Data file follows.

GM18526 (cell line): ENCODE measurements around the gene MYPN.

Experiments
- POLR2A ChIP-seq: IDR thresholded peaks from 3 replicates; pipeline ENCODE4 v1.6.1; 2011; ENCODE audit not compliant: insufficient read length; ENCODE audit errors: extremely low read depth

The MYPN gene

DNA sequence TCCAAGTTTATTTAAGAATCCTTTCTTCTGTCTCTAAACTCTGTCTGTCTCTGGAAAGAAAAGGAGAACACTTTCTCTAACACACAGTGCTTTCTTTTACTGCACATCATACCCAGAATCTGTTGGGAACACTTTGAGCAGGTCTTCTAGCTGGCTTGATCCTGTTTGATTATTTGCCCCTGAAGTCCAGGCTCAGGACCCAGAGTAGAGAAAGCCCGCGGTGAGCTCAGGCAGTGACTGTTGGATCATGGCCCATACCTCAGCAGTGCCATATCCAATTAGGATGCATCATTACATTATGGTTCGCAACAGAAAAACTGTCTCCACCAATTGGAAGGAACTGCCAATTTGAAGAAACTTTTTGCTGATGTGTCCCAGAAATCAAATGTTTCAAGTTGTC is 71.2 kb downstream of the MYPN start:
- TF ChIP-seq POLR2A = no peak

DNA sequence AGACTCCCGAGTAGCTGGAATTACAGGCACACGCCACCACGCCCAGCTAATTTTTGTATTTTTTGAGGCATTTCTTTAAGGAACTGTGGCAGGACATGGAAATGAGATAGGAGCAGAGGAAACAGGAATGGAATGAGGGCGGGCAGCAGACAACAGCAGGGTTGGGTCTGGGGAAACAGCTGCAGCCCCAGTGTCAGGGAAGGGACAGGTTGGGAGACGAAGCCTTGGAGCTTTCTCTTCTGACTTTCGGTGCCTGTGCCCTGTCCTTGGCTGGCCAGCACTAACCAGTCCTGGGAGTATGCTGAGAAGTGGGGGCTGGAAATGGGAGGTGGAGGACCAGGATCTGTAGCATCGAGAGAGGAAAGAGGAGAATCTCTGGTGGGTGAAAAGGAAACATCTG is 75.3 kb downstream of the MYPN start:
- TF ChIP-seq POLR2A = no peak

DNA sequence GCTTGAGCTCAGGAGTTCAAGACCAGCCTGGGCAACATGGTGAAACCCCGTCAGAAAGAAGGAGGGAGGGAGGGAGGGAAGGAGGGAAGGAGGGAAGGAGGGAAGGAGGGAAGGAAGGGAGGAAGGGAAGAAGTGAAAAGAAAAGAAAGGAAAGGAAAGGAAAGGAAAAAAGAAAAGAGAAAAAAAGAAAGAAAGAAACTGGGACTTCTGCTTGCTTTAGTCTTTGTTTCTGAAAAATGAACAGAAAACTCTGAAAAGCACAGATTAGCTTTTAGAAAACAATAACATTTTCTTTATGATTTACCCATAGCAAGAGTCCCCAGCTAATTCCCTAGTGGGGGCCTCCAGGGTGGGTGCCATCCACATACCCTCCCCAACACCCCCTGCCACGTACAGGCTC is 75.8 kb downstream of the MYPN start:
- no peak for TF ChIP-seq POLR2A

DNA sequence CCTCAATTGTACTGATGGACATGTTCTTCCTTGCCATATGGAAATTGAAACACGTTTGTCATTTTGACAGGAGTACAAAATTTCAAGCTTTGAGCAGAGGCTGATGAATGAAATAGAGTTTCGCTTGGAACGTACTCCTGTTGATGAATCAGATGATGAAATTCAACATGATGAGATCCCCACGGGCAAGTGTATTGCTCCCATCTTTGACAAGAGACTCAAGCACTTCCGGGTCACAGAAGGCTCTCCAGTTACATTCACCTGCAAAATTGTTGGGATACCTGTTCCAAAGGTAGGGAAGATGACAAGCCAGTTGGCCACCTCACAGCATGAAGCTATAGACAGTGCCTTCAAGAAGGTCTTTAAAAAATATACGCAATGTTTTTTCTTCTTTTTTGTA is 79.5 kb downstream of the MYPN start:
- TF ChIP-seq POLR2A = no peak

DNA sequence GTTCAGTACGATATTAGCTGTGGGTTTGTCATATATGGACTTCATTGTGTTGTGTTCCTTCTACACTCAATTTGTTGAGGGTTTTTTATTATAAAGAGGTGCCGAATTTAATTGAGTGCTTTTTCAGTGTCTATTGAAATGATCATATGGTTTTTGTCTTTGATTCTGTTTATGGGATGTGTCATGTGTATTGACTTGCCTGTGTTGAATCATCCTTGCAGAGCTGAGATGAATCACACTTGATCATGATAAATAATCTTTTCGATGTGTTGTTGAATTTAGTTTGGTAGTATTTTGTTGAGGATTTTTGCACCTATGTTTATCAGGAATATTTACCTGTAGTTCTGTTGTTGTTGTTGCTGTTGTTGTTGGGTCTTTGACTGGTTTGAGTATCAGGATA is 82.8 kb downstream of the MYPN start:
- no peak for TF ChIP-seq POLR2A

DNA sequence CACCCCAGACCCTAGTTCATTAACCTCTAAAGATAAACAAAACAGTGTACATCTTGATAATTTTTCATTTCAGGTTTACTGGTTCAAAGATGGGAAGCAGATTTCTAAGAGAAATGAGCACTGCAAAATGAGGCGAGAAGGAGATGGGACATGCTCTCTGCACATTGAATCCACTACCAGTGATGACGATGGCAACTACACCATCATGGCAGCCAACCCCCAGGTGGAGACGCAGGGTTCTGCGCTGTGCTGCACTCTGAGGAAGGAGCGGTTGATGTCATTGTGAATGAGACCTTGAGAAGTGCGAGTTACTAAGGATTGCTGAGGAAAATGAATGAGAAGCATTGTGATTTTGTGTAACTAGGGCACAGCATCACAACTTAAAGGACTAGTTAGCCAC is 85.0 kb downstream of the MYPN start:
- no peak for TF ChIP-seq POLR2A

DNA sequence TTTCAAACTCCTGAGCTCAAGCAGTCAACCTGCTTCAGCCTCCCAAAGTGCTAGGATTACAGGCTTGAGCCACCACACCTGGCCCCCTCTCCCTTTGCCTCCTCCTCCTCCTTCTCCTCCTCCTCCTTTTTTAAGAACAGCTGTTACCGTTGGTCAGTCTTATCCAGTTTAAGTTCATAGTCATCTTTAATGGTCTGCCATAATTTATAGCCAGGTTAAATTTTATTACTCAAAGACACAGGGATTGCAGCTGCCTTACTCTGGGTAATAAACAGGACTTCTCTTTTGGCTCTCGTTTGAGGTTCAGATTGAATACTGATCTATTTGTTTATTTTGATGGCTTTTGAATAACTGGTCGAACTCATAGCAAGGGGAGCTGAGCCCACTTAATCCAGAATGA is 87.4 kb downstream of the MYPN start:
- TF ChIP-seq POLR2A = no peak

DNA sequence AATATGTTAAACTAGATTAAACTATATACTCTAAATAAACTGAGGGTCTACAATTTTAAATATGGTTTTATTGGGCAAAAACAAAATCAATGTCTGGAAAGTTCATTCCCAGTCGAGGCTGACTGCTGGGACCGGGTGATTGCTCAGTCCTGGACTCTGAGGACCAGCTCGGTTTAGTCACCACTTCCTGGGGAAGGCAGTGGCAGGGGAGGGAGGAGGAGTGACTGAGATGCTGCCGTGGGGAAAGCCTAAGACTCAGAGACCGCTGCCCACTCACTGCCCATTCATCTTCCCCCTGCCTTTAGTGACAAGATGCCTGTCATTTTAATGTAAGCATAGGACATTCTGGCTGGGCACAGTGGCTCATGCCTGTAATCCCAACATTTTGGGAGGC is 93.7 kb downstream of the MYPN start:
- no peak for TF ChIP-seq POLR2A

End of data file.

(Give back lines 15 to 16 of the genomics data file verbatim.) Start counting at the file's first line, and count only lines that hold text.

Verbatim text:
DNA sequence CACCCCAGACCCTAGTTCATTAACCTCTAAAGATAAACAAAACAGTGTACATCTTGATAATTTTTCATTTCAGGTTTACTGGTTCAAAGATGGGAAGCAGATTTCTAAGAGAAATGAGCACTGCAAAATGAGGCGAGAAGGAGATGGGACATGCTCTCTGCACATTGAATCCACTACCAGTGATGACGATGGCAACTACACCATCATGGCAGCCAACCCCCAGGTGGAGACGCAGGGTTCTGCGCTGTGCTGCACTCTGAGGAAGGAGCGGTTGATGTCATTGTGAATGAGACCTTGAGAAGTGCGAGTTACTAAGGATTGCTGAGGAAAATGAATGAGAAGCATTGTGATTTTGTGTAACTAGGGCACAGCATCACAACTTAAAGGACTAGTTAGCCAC is 85.0 kb downstream of the MYPN start:
- no peak for TF ChIP-seq POLR2A